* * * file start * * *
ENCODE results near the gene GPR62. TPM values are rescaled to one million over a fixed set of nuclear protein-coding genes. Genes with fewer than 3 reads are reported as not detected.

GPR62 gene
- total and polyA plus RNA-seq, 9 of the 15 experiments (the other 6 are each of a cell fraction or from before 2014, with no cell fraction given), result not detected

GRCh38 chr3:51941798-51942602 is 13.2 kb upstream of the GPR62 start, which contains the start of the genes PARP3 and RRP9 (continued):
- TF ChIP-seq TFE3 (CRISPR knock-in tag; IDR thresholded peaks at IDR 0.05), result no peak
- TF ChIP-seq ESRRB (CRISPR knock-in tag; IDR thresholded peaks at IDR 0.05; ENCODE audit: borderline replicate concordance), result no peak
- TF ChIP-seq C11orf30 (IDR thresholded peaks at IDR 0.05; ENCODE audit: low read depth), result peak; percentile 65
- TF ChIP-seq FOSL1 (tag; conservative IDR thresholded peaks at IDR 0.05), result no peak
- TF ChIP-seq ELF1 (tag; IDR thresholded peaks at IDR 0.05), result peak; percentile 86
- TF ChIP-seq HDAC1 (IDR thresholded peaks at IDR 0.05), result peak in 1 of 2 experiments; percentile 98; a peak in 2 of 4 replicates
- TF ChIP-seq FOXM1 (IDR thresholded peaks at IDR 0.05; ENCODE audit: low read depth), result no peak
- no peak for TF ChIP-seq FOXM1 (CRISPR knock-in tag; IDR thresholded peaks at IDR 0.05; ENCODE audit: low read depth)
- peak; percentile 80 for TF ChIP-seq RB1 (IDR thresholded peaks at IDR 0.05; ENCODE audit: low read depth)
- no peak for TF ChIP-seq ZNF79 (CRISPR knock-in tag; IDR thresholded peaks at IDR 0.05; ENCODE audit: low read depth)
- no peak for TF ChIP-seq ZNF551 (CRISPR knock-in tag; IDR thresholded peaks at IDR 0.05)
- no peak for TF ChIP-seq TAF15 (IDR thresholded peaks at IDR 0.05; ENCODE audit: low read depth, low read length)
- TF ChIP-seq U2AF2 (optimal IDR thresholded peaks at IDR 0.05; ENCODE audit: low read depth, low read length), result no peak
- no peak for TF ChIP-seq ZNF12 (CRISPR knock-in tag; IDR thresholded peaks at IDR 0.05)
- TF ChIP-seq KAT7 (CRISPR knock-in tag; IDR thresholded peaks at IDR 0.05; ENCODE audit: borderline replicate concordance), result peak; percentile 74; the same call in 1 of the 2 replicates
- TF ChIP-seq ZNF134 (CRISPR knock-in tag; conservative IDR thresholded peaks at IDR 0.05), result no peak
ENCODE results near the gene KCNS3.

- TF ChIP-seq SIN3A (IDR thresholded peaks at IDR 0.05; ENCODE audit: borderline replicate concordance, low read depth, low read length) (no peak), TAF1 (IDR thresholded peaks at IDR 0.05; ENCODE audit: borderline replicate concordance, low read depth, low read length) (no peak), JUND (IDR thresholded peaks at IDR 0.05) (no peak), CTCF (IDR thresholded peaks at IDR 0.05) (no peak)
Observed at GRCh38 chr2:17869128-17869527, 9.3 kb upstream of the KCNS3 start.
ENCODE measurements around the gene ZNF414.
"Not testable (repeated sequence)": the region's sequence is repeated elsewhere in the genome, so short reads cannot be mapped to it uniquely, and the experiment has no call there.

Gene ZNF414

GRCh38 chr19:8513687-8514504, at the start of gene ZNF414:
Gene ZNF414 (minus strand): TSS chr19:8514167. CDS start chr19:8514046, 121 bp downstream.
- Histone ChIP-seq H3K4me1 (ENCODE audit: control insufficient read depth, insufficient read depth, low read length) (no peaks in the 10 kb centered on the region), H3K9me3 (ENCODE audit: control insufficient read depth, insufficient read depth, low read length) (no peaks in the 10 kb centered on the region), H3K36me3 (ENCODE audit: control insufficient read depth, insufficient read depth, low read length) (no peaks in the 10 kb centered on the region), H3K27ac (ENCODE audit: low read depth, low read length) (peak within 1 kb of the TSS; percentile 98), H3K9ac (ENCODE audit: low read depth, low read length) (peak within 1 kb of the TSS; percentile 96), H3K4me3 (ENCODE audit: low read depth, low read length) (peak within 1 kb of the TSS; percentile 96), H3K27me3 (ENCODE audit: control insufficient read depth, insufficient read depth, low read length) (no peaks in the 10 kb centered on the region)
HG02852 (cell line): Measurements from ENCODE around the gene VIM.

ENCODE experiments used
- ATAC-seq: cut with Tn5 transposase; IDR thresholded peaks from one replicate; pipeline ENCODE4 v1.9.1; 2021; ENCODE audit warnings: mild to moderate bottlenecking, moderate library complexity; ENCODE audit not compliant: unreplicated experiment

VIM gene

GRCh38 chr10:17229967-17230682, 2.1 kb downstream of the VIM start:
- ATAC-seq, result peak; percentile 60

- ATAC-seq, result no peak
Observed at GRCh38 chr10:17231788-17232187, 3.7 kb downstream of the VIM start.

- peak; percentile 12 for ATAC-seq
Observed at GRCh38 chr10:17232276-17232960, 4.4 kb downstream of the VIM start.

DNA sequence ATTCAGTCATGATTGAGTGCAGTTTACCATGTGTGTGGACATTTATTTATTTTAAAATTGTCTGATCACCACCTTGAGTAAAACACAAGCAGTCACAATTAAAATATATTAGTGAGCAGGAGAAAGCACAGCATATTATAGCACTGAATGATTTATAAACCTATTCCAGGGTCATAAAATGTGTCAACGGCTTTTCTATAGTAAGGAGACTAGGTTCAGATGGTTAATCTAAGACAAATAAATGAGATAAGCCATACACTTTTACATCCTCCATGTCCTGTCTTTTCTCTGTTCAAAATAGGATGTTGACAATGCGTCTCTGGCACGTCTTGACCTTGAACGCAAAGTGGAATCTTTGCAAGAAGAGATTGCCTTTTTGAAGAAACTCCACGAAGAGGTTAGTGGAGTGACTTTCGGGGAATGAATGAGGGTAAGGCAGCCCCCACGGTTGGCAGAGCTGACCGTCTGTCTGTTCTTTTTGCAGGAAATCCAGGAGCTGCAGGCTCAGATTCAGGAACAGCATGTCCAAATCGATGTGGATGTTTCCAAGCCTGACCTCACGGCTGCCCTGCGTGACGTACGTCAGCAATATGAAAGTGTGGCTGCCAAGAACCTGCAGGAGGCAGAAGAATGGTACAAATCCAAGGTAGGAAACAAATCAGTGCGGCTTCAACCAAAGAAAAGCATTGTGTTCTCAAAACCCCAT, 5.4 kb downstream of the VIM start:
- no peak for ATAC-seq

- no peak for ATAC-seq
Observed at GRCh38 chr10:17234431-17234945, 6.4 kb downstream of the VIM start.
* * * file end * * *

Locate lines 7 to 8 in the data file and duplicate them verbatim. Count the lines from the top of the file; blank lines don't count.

- TF ChIP-seq C11orf30 (IDR thresholded peaks at IDR 0.05; ENCODE audit: low read depth), result peak; percentile 65
- TF ChIP-seq FOSL1 (tag; conservative IDR thresholded peaks at IDR 0.05), result no peak